MReport June 2017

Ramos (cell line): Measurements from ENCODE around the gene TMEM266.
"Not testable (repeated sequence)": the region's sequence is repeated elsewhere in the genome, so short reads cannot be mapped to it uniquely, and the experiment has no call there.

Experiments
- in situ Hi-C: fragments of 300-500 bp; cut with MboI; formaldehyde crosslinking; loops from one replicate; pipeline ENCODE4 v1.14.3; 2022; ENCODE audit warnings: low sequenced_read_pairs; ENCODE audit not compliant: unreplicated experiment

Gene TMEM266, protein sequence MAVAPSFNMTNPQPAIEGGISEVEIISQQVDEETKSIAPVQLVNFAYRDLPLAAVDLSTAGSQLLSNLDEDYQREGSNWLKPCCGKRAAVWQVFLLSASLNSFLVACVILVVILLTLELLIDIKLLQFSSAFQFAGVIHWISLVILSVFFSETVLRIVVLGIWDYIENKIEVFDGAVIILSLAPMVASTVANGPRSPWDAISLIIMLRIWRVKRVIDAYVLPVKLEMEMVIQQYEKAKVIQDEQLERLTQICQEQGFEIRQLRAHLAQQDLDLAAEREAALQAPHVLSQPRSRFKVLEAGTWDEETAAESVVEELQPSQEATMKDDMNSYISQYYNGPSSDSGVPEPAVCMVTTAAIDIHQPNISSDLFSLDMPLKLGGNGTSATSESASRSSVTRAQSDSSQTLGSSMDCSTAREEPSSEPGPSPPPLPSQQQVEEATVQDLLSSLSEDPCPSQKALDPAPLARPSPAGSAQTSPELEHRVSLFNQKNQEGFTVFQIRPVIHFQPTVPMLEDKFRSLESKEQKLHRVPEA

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38 | TH E M R EP O RT O R I G I NAT I O N S E R V I C I N G DATA G O V E R N M E N T S E C O N DA R Y M A R K E T ORIGINATION First-time Buyers Find Homeownership Affordable A survey shows many millennial first-time buyers are purchasing "steppingstone" and fixer-upper homes. W hen first-time homebuyers make the jump from renting to homeowning, they have to ask "Is it affordable?" According to the Bank of America Homebuyer In - sights Report, the answer, for the most part, is yes. Many first-time homebuyers, particularly millen- nials, have found that owning a home has a more positive impact on their finances than renting. According to the report, 86 percent of millennial homeown - ers find homeowning to be more affordable, and 79 percent of millennials believe homeowning will have a positive impact on their long-term financial picture. Overall, 72 percent of homeown - ers across all age groups feel the same way. "Clearly, the millennial genera- tion is coming of age and realizing it might not make sense to wait anymore to purchase their first home," said D. Steve Boland, Bank of America's Consumer Lending Executive. "While 'dreamers' told us last year that they want to skip the starter home in favor of a house that suits their needs over the long term, the overwhelming majority of millennial homeowners say their current home is a 'step - pingstone' to their forever home." Within the next two years, one in four prospective buyers plan on buying a new home. Many of these buyers have already begun planning for a down payment. Bank of America reported that 35 percent of all first-time buyers have begun planning. Almost half of the surveyed first-time buyers believe they would qualify for a down payment assistance program. Finances are the biggest factor considered when first-time home - buyers are looking into buying a home. Over half of prospective buyers, or 52 percent, mark having the financial means to purchase as the trigger to buying a new home. The thriftiness of first-time millennial homebuyers is reflected in the homes they're choosing as well. Many of these new home - buyers prefer fixer-uppers over move-in ready homes. Only 41 percent of millennials would buy a move-in ready home, compared to 55 percent of Gen Xers and 66 percent of Baby Boomers. Additionally, first-time buyers are more likely to perform home improvements themselves, rather than pay someone to do them. Though they may not all be buying fixer-uppers, 70 percent of homeowners report that they spend a lot of their free time working on their home, and 82 percent report that they look for ways to increase the value of their home. However, value goes beyond money, as nearly every respondent stated that they are proud of own - ing their home and treasure the memories made within it. Appraiser-Homeowner Gap Continues to Widen Some markets—largely located on the West Coast—are seeing homeowner estimates outpace appraiser valuations. T he disconnect between appraisers and home- owners continues. Ac- cording to a recent Home Price Perception Index, appraised values were 1.77 percent less than homeowner estimates in March. Released by Quicken Loans, the HPPI showed the disparity between homeowner estimates and appraised values has widened for the fourth consecutive month. In February, the disparity was 1.69 percent. While the disconnect is present across the country, there are some markets breaking the habit—many on the West Coast. "The national average shows appraisals lower than homeowner expectations, but some cities are bucking that trend," said Bill Banfield, VP of Capital Markets at Quicken. "With prices sprinting forward in many of the booming housing markets in the West, it can be difficult for homeowners to keep up with appraisers, who are on the ground examining real estate price changes every day." Staying tuned into the market is crucial for buyers in these areas, Banfield said. "This study is one more reminder for consumers to keep an eye on their local market before selling or refinancing," Banfield said. "The state of their local market could affect their home's value—on either end of the spectrum." At a market level, appraiser opinions outpaced homeowner expectations the most in Denver, Dallas, Portland, San Francisco, and Seattle. Quicken also released its Home Value Index in April, which showed home values rising 0.63 percent in March. Over the year, they jumped 3.3 percent. Monthly growth was high - est in the Northeast U.S., where home values rose 1.78 percent over February. The least monthly growth was in the South, which saw just a .84 percent rise in home values. Year-over-year, however, the South performed better. The region saw the fastest annual increase, with values jumping 4.67 percent over March 2016. The Midwest saw the slowest annual growth. Values in this region rose only 2.11 percent. According to Banfield, it's the ultracompetitive market that's spurring the growth. "Real estate signs are begin - ning to pop up, even before leaves appear on the neighborhood trees. As home-selling season gets started across the country, enthusiastic buy - ers are battling for available homes," Banfield said. "The increased atten- tion to home sales has led to more competition for a relatively small inventory of homes, continuing to fuel the rising prices."

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